The start of a possible loop using the Blue Heron Trail. The fainter track on the right heading downhill was flooded just 100 feet or so away.
The flooded area where the loop would end.
I had gone down to the flooded section to see if there was possibly a way across without having to wade but there wasn’t. The good news was that my heading down to this spot had caused a great horned owl to move trees which allowed both Heather (on the other section of the Blue Heron Trail) and myself to spot it.
Since we knew that we would be able to make the Blue Heron Trail into a loop we followed it a half mile from the junction, making a sharp right near the 0.4-mile mark and decided to turn around. The trail had gone from gravel to wet grass and our feet were getting pretty damp which helped make the decision to turn around.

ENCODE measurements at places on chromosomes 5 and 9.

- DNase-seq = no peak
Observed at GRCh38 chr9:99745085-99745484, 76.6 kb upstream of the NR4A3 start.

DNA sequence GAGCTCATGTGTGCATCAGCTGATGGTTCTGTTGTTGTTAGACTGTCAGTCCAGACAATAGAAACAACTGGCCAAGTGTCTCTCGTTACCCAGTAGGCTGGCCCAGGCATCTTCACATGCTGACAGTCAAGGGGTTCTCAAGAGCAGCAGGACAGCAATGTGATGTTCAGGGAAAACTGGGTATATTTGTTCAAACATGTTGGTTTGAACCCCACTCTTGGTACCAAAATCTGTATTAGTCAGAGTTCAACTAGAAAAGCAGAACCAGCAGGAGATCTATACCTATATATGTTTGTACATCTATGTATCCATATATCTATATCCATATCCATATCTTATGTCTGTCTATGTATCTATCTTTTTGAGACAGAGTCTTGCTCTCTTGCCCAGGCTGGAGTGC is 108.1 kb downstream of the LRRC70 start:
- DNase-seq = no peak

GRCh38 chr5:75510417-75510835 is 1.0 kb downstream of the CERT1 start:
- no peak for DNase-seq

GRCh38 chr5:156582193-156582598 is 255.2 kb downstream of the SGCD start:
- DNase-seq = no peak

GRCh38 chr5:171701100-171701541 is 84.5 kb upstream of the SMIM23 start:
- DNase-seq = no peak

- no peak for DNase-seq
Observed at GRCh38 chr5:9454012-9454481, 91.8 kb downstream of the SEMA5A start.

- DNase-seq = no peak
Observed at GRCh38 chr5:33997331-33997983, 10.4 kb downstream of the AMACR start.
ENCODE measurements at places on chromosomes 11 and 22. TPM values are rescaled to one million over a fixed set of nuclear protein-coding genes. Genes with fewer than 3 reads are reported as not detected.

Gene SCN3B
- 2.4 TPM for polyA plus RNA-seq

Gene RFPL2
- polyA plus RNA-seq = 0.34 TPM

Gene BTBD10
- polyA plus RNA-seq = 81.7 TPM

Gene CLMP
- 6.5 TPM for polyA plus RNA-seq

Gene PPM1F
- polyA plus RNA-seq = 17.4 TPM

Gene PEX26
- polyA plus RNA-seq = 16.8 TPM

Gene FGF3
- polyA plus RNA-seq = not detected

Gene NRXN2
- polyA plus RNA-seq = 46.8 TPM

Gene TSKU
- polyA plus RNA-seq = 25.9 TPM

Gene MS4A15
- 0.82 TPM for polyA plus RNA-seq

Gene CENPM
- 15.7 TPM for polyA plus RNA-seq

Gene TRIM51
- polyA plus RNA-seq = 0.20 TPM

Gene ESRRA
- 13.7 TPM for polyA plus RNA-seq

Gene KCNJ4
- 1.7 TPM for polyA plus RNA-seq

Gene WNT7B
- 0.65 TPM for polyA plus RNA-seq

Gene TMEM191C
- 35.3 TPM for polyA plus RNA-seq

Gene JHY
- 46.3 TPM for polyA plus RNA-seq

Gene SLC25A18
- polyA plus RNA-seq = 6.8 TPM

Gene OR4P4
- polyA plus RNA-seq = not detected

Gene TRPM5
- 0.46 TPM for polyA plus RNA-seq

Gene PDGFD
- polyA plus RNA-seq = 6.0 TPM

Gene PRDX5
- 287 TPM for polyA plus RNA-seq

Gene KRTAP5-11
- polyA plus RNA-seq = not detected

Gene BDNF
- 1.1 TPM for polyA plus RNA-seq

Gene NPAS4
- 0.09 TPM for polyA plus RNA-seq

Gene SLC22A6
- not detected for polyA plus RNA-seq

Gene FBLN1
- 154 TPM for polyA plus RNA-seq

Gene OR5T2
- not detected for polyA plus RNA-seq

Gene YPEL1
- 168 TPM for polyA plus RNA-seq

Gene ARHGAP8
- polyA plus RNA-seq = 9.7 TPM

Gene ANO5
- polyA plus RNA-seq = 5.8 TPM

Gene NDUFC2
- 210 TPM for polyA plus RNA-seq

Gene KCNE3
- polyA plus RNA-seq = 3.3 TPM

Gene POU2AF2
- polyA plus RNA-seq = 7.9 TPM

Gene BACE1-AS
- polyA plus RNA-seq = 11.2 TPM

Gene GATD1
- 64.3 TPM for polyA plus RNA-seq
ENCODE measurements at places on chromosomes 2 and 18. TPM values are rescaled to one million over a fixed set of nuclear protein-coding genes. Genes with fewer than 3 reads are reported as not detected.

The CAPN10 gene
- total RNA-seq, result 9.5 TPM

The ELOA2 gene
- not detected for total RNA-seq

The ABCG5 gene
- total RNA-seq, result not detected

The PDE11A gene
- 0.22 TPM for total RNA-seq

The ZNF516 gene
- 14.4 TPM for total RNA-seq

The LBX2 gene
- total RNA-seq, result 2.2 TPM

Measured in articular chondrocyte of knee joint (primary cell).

Cottonwood with red flowering currant, Oregon grape, and Indian plum blooming in front.
We were able to keep our feet dry on the gravel surfaces.
Hawk preparing for takeoff.
We had started to go past the turn for the Blue Heron Trail so this photo is as we headed back toward the turn. We came from the right-hand side so the path straight ahead would have been the “sharp right”.
Our turn around spot. The trail was beginning to bend back to the East here.
We headed back along the Blue Heron Trail following it to the Snag Boat Bend Loop where we turned right in order to finish that loop.
A chipping sparrow among the golden-crowned sparrows.
On the Snag Boat Bend Loop